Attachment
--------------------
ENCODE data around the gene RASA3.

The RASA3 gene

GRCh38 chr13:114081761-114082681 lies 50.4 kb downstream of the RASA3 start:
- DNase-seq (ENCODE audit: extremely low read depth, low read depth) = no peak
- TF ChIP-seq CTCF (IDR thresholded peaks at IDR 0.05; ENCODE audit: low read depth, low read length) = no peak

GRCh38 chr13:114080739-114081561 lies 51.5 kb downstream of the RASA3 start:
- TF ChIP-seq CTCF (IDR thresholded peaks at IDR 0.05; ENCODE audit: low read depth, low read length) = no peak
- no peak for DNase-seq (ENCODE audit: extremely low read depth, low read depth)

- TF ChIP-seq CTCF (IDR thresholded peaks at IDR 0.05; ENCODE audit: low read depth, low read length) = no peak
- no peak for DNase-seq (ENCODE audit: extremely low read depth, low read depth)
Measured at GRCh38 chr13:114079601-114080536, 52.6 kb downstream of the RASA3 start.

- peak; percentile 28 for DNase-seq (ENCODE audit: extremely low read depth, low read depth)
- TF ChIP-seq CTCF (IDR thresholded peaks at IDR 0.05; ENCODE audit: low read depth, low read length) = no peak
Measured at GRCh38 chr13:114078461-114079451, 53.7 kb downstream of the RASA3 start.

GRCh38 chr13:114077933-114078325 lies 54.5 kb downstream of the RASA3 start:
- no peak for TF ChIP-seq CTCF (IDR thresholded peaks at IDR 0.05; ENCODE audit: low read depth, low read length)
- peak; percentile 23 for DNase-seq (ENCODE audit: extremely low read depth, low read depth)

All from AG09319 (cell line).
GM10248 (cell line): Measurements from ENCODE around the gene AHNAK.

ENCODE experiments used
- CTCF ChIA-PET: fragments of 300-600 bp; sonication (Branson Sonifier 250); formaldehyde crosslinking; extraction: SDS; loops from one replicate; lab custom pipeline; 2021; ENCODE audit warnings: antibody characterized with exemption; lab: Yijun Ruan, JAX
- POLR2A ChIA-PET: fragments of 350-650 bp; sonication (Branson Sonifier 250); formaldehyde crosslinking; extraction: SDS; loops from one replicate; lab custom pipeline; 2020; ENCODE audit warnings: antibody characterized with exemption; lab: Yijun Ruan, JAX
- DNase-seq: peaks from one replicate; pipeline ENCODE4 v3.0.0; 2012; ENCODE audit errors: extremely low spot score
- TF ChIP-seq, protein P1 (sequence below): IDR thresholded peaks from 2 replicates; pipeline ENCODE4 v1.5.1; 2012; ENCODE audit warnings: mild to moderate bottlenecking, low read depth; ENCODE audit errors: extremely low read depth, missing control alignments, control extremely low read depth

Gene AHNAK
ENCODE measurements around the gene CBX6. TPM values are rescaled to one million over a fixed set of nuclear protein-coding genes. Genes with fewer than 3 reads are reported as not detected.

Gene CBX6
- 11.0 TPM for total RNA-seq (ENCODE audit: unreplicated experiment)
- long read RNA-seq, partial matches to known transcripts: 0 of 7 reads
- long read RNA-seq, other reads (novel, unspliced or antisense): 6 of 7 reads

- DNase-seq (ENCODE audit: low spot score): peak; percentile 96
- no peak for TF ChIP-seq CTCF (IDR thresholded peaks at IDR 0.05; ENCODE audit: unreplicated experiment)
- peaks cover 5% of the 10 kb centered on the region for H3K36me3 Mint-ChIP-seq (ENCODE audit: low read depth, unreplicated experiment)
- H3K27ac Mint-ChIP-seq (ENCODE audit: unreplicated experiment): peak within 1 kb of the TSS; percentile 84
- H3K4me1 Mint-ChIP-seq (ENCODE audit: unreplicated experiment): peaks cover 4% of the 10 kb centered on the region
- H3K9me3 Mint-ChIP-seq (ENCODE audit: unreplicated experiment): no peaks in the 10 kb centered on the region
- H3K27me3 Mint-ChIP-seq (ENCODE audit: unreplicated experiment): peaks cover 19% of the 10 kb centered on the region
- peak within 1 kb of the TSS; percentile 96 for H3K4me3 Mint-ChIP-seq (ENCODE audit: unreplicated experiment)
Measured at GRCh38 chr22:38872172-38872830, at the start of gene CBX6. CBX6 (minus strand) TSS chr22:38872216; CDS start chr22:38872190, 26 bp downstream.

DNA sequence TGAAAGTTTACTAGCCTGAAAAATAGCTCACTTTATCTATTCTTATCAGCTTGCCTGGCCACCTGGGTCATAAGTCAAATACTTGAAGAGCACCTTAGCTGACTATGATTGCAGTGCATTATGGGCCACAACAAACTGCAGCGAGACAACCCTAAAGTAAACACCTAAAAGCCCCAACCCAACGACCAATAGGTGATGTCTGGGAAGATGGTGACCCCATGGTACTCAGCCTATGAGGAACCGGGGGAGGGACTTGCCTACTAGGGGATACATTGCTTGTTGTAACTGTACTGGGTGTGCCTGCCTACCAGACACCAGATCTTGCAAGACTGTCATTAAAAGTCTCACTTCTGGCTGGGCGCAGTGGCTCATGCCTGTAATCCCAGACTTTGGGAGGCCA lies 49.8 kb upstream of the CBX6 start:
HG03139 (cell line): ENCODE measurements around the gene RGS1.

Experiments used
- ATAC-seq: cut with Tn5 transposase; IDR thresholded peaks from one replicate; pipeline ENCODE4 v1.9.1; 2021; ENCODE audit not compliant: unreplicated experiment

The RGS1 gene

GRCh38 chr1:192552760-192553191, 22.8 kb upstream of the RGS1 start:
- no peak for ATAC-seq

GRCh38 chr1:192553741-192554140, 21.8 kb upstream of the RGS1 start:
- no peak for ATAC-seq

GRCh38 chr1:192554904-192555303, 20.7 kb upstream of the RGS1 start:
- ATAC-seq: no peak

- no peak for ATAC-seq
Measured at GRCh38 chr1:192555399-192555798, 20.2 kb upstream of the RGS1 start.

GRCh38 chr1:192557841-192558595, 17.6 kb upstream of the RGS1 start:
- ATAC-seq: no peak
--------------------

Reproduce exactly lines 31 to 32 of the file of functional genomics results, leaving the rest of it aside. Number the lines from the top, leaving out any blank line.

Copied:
- DNase-seq (ENCODE audit: low spot score): peak; percentile 96
- no peak for TF ChIP-seq CTCF (IDR thresholded peaks at IDR 0.05; ENCODE audit: unreplicated experiment)